The global private equity industry continues to suffer as a result of fund managers’ inability to communicate, according to a new study from UK-based consultancy Pivot Partners.
The survey found that 77 percent of limited partners felt that GPs could communicate better with LPs, while 86 percent believe that private equity has a poor reputation with the general public. “GPs and their stakeholders recognise that both the industry’s reputation and the communication practices of individual funds require urgent attention,” the study said.
LPs cited a number of factors that have contributed to private equity’s poor public reputation in recent years, including The Blackstone Group’s investment in Southern Cross, Terra Firma’s investment in EMI, Mitt Romney’s US presidential campaign and the “Occupy” movements in the US and UK. The study analysed responses from 135 LPs, 107 GPs, 115 business owners and management teams and 111 corporate finance advisers. Also included in the sample were 52 members of the international, business and trade press covering private equity and related matters.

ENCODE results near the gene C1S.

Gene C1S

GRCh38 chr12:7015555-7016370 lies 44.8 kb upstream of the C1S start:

“The public tends to bundle private equity managers in with bankers. Hence, the reputation for inflated salaries, and inflated self-importance, gambling and asset-stripping prevail,” said a European venture capital professional quoted in the study.
80 percent of LPs said they find it difficult to locate useful, relevant information about GPs and their team members online and that 53 percent of GPs do not provide a dedicated LP reporting panel on their website.
While many in the industry would argue that the public’s perception of private equity has changed for the better lately, only 37 percent of LPs feltthat private equity’s reputation had improved in the last five years; 62 percent felt there had not been any significant improvement.
One of LPs’ main criticisms is that GPs only communicate with investors during the fundraising period and that there is a “lack of transparency when the LP has not yet committed”, according to the study.
Items included on LPs’ “wish list” include a secure online portal on GPs’ websites, more contact with GPs outside of fundraising and the availability of more details on the performance of the portfolio, the study said.
Less than half – 47 percent – of the 300 GP websites Pivot analysed had a link to a dedicated LP reporting site. While some GPs have used social media to improve communications with LPs, 64 percent of GPs do not have a social media policy for staff, and the majority of those that do not – 66 percent – have no plans to introduce one, according to the study.